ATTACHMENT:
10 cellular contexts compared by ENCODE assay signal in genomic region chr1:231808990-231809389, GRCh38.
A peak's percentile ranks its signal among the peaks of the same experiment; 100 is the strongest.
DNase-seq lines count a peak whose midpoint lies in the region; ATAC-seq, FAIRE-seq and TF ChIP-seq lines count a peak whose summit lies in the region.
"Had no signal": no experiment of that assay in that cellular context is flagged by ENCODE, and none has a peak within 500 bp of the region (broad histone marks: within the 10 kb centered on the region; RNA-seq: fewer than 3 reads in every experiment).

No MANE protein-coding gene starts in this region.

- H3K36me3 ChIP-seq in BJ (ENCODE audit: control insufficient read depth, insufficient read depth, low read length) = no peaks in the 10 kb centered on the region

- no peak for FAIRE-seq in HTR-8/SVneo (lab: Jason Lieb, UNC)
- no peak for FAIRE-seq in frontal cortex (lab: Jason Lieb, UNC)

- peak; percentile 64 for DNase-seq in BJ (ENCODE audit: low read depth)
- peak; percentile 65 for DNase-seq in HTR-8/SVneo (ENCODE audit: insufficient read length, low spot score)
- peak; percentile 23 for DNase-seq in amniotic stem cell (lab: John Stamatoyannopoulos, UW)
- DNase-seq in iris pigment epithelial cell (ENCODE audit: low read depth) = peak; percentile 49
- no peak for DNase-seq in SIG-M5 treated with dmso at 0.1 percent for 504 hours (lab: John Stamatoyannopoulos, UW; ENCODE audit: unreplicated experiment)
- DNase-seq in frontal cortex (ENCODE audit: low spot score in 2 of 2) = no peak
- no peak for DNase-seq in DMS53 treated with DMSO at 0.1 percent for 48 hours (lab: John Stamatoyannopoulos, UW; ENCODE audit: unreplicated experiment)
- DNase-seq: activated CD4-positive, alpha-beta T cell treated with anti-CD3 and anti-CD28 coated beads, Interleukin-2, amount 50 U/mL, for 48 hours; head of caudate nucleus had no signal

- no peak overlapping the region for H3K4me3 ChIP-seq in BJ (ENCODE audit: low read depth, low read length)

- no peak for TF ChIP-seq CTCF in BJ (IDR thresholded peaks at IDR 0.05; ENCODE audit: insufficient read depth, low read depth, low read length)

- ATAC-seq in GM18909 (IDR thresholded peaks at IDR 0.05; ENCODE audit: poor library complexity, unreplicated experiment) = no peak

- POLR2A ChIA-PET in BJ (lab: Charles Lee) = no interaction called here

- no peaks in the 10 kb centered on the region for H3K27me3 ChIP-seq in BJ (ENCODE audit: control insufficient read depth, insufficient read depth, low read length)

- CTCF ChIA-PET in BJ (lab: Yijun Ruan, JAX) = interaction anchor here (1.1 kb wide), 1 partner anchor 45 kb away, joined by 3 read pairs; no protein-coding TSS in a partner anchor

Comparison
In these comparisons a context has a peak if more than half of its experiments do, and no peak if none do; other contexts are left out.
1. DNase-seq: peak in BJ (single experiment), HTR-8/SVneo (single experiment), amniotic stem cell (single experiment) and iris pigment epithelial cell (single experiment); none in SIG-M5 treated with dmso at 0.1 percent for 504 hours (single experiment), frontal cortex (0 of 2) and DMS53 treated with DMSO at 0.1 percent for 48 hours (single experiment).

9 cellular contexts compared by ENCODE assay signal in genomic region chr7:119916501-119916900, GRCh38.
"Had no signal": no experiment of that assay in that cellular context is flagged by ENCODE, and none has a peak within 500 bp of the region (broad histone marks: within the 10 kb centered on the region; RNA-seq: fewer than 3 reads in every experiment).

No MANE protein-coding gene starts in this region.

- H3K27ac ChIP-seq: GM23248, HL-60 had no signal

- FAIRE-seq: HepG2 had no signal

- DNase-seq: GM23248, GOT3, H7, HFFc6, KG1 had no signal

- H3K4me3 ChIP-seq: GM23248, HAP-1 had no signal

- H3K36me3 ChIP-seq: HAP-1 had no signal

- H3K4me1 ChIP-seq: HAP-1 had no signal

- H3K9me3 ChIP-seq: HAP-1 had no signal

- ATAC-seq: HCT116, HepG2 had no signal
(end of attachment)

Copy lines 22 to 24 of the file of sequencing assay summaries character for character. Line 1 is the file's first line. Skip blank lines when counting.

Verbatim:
- CTCF ChIA-PET in BJ (lab: Yijun Ruan, JAX) = interaction anchor here (1.1 kb wide), 1 partner anchor 45 kb away, joined by 3 read pairs; no protein-coding TSS in a partner anchor

Comparison
In these comparisons a context has a peak if more than half of its experiments do, and no peak if none do; other contexts are left out.